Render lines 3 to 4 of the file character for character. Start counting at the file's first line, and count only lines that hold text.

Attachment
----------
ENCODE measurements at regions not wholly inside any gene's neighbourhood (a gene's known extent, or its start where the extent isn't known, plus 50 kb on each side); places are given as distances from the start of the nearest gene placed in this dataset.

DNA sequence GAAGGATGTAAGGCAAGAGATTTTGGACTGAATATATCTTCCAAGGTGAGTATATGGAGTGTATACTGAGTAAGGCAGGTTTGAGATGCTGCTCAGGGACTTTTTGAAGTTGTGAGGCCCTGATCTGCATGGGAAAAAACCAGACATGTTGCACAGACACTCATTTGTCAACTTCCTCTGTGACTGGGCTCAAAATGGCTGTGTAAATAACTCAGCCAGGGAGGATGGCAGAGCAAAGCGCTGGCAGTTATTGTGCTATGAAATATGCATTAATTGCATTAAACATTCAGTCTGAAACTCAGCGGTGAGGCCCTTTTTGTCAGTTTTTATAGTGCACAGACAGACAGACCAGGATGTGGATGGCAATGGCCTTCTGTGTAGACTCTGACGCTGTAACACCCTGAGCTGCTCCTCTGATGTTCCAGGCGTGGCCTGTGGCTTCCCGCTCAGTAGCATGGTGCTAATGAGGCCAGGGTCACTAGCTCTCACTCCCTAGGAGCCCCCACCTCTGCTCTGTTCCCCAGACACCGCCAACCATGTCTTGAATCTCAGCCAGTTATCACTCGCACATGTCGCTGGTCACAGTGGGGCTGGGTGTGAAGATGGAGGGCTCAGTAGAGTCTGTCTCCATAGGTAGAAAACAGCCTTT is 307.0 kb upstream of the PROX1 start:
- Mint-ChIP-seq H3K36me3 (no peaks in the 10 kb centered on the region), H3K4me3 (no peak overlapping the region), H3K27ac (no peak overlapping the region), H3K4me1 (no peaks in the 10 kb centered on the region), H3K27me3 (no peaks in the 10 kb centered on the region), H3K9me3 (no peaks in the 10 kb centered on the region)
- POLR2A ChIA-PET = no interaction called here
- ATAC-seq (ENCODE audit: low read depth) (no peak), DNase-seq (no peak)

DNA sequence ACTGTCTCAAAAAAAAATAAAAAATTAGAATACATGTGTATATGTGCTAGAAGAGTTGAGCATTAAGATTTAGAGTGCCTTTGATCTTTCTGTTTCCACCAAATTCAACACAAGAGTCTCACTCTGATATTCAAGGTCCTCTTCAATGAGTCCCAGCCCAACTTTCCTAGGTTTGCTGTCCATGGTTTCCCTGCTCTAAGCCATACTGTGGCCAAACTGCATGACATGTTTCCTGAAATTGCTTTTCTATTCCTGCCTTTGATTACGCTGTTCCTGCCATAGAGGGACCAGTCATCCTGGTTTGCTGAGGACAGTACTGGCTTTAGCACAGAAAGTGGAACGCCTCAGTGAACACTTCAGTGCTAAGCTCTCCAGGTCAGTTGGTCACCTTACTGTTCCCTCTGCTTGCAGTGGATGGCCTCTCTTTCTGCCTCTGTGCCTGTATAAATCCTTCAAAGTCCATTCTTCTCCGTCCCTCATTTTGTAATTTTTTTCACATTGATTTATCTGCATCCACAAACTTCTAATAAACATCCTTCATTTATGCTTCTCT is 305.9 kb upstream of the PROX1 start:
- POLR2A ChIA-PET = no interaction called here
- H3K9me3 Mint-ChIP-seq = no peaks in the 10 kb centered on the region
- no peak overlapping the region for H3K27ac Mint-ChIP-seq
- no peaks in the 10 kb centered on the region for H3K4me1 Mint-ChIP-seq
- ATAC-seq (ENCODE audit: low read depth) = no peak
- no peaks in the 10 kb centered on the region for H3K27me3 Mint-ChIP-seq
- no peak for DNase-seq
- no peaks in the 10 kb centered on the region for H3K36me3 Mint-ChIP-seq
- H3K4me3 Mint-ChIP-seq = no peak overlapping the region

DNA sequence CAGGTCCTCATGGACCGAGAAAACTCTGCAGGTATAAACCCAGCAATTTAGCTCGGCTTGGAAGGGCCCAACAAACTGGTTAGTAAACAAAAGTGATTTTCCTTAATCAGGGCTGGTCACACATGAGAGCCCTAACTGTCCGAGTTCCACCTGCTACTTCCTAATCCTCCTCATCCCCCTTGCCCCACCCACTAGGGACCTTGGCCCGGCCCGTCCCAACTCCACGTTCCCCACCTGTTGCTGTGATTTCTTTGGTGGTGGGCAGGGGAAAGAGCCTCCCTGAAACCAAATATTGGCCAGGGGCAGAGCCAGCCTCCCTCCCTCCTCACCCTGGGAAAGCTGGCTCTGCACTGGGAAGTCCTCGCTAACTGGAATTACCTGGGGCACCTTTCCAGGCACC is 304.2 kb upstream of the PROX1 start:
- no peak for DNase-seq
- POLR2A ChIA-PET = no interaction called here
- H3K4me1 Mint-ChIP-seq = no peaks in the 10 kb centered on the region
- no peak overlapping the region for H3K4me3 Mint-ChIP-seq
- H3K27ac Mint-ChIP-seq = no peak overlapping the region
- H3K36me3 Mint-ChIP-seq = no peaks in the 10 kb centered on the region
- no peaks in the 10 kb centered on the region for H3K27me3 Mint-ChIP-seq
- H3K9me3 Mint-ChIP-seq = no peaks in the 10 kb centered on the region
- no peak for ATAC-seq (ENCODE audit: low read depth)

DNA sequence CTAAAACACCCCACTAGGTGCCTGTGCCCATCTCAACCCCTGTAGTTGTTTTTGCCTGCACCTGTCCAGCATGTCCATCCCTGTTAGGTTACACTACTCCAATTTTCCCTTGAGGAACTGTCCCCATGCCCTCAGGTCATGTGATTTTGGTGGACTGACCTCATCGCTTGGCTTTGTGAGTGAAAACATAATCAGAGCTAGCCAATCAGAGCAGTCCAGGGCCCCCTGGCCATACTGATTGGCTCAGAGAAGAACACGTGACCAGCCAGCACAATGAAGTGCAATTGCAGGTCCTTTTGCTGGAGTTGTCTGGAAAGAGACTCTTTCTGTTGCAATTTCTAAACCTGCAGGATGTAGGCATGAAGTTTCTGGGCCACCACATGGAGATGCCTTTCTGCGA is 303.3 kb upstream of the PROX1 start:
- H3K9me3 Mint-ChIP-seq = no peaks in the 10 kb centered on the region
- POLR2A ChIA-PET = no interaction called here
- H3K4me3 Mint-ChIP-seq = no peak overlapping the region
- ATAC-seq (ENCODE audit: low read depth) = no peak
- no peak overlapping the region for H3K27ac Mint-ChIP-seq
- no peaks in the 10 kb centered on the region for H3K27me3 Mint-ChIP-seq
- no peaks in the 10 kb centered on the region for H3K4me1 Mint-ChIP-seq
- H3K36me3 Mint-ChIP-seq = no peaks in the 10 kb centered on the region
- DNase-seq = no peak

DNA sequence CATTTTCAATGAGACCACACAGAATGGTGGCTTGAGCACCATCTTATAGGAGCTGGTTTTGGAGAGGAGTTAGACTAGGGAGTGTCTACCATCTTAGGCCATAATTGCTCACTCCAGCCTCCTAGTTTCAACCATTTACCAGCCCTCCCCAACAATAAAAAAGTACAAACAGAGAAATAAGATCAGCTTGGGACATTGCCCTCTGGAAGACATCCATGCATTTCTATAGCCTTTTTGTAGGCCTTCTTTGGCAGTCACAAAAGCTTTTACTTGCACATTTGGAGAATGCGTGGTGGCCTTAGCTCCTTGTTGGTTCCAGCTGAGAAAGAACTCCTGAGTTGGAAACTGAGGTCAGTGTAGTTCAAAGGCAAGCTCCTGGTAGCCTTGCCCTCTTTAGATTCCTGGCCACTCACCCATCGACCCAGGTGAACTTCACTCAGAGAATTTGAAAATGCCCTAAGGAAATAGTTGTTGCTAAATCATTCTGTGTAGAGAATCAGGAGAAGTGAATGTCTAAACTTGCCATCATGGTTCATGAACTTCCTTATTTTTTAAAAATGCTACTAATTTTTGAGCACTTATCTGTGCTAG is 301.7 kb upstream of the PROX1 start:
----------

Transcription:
- Mint-ChIP-seq H3K36me3 (no peaks in the 10 kb centered on the region), H3K4me3 (no peak overlapping the region), H3K27ac (no peak overlapping the region), H3K4me1 (no peaks in the 10 kb centered on the region), H3K27me3 (no peaks in the 10 kb centered on the region), H3K9me3 (no peaks in the 10 kb centered on the region)
- POLR2A ChIA-PET = no interaction called here